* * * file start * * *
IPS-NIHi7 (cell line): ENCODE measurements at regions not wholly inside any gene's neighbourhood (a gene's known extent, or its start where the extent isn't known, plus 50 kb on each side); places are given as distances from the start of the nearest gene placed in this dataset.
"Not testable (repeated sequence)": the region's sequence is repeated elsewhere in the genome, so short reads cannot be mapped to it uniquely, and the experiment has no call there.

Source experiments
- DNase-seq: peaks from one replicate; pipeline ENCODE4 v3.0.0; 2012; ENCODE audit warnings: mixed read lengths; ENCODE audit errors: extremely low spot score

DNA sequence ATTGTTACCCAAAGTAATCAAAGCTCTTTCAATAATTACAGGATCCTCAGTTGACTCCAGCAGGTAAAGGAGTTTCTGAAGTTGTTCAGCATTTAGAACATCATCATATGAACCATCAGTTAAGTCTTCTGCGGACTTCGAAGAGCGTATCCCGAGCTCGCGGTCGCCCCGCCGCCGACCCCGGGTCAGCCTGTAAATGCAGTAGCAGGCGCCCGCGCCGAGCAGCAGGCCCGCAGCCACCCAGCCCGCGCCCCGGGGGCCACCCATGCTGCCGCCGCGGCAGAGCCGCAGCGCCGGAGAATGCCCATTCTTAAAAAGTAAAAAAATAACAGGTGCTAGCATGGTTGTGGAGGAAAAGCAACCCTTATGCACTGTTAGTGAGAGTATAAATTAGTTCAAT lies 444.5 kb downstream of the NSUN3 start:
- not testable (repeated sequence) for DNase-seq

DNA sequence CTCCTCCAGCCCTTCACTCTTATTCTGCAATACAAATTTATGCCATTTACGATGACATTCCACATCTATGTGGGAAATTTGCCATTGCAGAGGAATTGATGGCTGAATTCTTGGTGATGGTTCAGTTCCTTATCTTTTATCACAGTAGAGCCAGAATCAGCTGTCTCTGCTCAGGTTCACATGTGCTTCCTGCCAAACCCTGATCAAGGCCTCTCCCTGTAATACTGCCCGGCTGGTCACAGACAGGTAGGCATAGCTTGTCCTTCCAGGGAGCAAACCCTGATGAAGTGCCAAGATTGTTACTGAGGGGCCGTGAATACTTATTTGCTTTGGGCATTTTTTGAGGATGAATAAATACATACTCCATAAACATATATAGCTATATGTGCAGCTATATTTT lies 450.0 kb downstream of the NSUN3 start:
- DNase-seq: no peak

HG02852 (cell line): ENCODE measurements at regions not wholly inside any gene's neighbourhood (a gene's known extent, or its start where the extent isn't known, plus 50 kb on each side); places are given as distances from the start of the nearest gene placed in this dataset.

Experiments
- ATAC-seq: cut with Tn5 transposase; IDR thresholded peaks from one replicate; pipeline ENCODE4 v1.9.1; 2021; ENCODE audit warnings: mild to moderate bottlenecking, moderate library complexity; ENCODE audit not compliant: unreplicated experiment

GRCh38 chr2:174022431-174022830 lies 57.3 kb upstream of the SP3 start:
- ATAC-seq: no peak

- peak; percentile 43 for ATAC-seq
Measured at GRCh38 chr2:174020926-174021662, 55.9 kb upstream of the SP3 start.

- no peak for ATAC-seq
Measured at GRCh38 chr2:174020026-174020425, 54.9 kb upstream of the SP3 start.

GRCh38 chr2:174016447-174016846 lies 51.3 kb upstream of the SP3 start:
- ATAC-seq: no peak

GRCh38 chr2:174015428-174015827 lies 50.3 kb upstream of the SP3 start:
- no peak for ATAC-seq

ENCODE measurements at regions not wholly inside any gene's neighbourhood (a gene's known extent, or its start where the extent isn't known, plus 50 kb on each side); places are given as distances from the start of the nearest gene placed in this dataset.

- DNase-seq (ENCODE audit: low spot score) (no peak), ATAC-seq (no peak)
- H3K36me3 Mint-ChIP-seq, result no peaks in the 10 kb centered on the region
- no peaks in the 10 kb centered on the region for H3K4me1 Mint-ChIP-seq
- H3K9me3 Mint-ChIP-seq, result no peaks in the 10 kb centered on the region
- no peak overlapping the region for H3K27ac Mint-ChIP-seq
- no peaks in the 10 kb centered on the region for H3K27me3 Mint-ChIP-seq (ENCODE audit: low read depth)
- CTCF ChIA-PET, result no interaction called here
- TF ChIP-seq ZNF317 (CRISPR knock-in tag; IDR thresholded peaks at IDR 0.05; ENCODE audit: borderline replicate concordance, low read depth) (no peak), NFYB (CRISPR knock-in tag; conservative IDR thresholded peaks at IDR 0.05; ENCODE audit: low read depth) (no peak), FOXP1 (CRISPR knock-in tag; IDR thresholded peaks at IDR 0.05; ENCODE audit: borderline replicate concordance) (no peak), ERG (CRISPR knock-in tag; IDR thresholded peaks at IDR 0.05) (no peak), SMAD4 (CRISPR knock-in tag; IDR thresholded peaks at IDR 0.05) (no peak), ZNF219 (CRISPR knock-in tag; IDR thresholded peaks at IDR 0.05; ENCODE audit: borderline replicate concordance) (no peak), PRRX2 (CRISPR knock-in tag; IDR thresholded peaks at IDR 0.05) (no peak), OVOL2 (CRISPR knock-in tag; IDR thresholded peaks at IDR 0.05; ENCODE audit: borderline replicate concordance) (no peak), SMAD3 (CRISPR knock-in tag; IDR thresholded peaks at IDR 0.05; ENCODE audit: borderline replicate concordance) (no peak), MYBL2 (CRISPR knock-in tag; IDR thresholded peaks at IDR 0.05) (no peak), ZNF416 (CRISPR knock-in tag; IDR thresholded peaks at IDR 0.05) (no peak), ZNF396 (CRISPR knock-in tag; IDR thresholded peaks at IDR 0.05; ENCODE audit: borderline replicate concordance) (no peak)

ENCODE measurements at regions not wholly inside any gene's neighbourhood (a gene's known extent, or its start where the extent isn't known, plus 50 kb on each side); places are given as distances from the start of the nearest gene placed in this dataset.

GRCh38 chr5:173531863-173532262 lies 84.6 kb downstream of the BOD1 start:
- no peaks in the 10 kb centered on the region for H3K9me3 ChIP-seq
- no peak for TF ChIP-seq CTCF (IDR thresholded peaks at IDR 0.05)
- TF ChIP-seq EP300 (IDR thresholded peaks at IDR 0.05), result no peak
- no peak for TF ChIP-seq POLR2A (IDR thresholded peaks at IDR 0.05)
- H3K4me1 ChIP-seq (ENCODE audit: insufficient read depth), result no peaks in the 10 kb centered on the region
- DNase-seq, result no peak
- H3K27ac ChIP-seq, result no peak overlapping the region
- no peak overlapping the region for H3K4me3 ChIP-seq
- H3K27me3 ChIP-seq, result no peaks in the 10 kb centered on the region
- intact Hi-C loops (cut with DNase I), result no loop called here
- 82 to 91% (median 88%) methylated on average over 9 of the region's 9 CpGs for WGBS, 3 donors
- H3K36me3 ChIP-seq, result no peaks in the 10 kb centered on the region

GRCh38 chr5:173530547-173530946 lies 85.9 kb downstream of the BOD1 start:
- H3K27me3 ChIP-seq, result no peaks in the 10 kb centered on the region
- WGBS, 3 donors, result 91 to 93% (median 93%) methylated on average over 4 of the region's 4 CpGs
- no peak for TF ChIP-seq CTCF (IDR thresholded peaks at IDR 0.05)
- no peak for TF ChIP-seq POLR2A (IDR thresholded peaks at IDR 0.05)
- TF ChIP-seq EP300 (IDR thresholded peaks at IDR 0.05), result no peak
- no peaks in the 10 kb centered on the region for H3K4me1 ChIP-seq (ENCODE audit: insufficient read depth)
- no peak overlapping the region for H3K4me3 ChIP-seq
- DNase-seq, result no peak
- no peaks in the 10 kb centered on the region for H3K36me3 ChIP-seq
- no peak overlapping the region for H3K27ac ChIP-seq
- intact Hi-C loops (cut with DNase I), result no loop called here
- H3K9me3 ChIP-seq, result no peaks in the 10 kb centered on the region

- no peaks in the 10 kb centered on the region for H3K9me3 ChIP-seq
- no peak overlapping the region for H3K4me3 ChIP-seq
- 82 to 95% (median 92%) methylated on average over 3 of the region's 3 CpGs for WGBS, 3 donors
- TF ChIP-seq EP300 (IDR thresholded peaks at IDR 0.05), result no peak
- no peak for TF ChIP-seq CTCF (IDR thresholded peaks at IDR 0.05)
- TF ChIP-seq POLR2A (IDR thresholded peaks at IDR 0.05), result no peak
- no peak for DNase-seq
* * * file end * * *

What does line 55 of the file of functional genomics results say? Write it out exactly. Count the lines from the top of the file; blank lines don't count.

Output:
- no peak overlapping the region for H3K27ac ChIP-seq